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Borrowed from Middle French convoquer, from Latin convocare, from con- (with) + vocō (to call). Doublet of convocate.


  • IPA(key): /kənˈvoʊk/
  • (file)
  • Rhymes: -əʊk


convoke (third-person singular simple present convokes, present participle convoking, simple past and past participle convoked)

  1. (transitive) To convene, to cause to assemble for a meeting.
    • 1827, Lydia Sigourney, Poems, Winter, page 125:
      Hail thou,—of leisure sweet the sire!—
      Who, round the bright, domestic fire,
      Dost link fond hearts in strongest ties,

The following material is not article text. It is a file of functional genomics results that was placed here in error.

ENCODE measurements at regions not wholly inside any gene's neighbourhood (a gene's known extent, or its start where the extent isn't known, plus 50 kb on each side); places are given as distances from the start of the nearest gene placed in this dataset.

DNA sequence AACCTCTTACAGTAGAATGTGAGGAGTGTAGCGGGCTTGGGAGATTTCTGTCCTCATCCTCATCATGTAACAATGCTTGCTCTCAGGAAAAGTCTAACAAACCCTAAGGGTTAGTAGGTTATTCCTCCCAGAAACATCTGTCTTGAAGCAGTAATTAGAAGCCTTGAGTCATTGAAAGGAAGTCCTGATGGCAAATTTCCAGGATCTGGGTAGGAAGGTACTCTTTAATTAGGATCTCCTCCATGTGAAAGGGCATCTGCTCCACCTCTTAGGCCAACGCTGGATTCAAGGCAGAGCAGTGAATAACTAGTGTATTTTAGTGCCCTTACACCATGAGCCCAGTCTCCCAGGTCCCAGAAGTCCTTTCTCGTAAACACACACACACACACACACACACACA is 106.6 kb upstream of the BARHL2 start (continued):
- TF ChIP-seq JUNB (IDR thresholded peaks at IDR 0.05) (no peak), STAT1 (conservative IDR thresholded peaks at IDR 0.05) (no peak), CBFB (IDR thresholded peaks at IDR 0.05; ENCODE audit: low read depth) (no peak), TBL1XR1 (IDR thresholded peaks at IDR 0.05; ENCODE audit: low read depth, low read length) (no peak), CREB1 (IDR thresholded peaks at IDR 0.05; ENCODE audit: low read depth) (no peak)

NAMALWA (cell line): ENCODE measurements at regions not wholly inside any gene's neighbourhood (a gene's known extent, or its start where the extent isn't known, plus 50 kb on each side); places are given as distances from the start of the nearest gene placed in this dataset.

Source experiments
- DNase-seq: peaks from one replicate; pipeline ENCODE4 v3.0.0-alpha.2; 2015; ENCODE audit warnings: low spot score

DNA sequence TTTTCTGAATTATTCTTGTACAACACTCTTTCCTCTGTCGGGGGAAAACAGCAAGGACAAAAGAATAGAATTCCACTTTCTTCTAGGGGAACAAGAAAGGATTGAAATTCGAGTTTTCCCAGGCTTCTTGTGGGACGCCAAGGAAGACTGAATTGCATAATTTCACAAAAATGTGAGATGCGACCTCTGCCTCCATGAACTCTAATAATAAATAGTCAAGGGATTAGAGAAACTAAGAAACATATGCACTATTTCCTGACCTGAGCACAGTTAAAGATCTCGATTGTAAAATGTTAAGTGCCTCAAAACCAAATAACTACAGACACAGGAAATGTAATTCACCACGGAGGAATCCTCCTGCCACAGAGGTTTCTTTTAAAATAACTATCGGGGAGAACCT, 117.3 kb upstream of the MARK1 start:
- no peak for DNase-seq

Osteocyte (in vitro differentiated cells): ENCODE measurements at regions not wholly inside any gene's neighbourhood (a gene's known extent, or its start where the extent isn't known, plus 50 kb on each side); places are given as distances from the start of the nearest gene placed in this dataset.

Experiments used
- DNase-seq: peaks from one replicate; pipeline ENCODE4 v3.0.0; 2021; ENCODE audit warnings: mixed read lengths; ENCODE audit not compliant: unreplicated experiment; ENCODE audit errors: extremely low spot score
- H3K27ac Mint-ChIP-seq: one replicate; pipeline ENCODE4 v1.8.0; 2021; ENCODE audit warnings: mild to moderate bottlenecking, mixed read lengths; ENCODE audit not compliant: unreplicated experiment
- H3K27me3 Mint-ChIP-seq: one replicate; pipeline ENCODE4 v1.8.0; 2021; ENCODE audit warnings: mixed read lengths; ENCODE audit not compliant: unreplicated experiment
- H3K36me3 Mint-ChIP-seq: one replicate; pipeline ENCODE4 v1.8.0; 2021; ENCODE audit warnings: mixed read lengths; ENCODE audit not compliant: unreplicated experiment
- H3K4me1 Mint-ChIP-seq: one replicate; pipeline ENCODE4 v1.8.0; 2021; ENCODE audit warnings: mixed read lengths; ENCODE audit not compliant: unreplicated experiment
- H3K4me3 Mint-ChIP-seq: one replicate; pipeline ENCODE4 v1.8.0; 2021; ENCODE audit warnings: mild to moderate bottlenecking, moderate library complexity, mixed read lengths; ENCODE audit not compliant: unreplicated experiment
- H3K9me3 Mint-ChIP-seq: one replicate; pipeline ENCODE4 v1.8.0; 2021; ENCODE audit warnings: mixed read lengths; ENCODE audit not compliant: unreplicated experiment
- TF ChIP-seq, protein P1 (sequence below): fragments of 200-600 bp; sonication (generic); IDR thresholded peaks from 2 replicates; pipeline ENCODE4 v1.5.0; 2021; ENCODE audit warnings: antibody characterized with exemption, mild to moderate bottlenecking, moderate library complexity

And kindle hopes, and mingle sighs,
      Or 'neath the taper's glancing light
      Convoke the banquet's festive rite.
    • 2001, David L. Lieber, Jules Harlow, Etz Hayim: Torah and Commentary, page 111:
      The dream makes such an impression on the king that he convokes his council of state, whose members are thoroughly alarmed by his report.
  2. To call together.

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